Publisher: Viking Adult
Released: May 28, 2013
Source: Borrowed from the Library
A mysterious portrait ignites an antiquarian bookseller’s search through time and the works of Shakespeare for his lost love.
Hay-on-Wye, 1995. Peter Byerly isn’t sure what drew him into this particular bookshop. Nine months earlier, the death of his beloved wife, Amanda, had left him shattered. The young antiquarian bookseller relocated from North Carolina to the English countryside, hoping to rediscover the joy he once took in collecting and restoring rare books. But upon opening an eighteenth-century study of Shakespeare forgeries, Peter is shocked when a portrait of Amanda tumbles out of its pages. Of course, it isn’t really her. The watercolor is clearly Victorian. Yet the resemblance is uncanny, and Peter becomes obsessed with learning the picture’s origins.
As he follows the trail back first to the Victorian era and then to Shakespeare’s time, Peter communes with Amanda’s spirit, learns the truth about his own past, and discovers a book that might definitively prove Shakespeare was, indeed, the author of all his plays.
This book has been on my wish list forever, so I was thrilled when my hold was finally available at the library. THE BOOKMAN’S TALE was an intricate mystery and bittersweet love story in one. The protagonist Peter Byerly is an antiquarian bookseller and book restorer, which of course, I thought was fascinating!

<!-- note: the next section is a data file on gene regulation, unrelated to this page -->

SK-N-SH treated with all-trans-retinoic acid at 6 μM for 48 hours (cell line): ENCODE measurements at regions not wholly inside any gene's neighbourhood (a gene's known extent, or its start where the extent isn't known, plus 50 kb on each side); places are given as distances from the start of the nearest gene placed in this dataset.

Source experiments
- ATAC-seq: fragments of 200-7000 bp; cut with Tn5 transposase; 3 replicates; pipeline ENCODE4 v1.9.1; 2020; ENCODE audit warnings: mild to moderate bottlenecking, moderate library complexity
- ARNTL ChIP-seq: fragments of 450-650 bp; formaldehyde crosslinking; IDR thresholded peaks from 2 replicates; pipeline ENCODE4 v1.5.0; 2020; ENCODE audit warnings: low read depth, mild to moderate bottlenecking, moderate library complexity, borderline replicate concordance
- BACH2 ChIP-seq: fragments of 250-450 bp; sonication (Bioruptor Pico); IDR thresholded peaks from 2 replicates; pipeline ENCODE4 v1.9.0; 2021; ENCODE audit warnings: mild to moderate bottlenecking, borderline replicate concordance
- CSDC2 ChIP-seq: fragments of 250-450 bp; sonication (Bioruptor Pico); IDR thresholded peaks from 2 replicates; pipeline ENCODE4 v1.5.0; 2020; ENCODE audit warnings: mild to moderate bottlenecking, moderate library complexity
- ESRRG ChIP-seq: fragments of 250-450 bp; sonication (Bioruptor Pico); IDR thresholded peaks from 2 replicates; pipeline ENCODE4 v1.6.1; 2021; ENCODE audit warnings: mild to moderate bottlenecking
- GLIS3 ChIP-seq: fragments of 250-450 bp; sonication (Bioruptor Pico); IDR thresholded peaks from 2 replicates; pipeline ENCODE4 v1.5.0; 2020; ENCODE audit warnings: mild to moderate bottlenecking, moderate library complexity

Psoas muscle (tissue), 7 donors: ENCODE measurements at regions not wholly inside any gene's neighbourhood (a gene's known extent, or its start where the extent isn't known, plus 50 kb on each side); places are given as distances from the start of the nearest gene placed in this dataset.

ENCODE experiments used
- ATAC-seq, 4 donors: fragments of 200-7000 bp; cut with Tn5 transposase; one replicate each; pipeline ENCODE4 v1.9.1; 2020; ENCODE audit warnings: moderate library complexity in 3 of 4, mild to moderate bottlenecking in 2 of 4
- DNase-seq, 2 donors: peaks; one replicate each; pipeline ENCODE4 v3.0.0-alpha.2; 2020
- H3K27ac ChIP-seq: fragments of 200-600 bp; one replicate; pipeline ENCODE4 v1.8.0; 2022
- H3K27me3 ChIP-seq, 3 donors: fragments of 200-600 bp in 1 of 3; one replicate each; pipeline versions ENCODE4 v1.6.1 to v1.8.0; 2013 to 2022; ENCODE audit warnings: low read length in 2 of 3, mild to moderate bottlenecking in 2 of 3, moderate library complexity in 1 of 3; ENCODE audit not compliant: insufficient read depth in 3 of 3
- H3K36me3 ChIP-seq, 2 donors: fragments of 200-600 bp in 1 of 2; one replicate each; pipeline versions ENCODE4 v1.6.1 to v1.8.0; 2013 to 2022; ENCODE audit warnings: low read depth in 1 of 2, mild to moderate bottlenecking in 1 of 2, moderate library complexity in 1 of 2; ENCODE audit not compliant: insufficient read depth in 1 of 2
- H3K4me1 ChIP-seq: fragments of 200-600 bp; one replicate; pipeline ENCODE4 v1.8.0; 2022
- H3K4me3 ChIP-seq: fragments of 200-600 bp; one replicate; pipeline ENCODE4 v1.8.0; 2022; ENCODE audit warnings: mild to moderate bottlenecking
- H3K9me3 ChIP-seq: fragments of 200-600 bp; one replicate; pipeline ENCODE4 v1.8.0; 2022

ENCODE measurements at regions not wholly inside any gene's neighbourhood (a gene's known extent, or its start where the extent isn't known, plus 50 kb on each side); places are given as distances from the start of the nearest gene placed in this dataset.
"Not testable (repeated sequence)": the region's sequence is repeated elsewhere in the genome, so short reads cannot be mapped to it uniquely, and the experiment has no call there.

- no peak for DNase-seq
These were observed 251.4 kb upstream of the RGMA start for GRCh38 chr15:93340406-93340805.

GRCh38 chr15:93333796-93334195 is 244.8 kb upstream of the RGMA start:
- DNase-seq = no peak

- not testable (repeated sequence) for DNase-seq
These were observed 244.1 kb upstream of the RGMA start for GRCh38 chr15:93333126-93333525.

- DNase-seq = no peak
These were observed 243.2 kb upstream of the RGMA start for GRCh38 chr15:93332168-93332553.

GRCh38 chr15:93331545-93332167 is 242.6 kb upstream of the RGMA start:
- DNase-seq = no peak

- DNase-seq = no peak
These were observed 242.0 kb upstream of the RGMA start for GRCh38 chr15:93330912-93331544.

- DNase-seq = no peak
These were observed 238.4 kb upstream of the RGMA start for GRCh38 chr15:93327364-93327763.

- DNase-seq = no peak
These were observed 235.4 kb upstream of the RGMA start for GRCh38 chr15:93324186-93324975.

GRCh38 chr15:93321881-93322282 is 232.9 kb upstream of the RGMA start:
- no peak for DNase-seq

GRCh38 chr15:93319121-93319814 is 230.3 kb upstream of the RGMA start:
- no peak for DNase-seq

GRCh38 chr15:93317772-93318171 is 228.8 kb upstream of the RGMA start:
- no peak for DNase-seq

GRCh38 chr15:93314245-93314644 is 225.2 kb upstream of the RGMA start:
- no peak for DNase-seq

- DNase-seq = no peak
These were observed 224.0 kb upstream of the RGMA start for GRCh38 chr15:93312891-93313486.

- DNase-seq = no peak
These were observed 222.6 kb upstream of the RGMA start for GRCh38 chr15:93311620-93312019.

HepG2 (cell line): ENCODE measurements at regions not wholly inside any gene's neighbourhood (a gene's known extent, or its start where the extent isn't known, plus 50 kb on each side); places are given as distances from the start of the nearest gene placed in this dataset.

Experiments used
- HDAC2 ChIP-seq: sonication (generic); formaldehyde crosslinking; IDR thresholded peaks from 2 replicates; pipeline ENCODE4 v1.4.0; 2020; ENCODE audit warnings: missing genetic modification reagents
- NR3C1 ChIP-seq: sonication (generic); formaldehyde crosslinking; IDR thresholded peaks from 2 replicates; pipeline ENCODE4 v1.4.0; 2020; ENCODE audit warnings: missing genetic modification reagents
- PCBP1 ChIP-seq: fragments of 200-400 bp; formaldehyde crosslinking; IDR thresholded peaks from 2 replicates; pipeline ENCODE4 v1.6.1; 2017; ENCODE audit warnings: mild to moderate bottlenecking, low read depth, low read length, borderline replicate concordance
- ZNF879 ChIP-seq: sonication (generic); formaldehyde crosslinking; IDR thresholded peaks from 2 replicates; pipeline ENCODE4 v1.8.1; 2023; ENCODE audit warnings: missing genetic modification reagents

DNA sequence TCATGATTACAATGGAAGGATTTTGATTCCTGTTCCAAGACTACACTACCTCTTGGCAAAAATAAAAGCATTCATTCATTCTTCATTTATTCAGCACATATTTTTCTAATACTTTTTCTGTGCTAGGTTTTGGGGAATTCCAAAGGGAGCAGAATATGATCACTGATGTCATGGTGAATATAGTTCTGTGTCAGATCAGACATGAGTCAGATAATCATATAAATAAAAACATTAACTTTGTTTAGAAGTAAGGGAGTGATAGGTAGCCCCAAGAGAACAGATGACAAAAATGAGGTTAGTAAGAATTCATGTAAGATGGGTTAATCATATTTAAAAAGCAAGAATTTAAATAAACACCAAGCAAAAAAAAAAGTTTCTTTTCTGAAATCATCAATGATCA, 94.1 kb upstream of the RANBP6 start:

After the death of his wife Amanda, Peter moves from North Carolina to a tiny town in England. In his grief, he tries to shut himself off from the world, and for several months he succeeds. Then one day while browsing a bookshop, he finds a Victorian painting of a woman resembling Amanda stuck between the pages of a book on Shakespeare forgeries. This discovery propels him out of his funk, and leads him to another book that may or may not contain handwritten notes from Shakespeare himself. Peter’s mission to prove whether this “holy grail” of the literary world is real or fake puts his life in grave danger, but his obsession with books and Amanda won’t let him walk away.
Overall, I enjoyed this book. I thought the pacing of the first half was too slow, but the second half was hang-onto-your-seat exciting. I loved how the story took place in different time periods: the 1990s, during Peter’s investigation; the 1980s, when Peter and Amanda fell in love; and the 17th – 19th century, when we learn the history of the book and photograph in question. This story was obviously well-researched and packed with historical details. It’s clear the author knows his stuff about rare books, Shakespeare scandals, and forgeries. I also loved learning about the book restoration process.
I’d recommend THE BOOKMAN’S TALE to mystery lovers, bibliophiles, and fans of moving – though sad – love stories.
Rating: 3.75 Stars
On a side note, I’ll be signing off for a few days to celebrate Thanksgiving with my family. Turkey day tomorrow, then braving the Black Friday sales! We’re planning to put up the Christmas tree and decorations on Saturday. Then probably more shopping on Sunday. Happy Thanksgiving!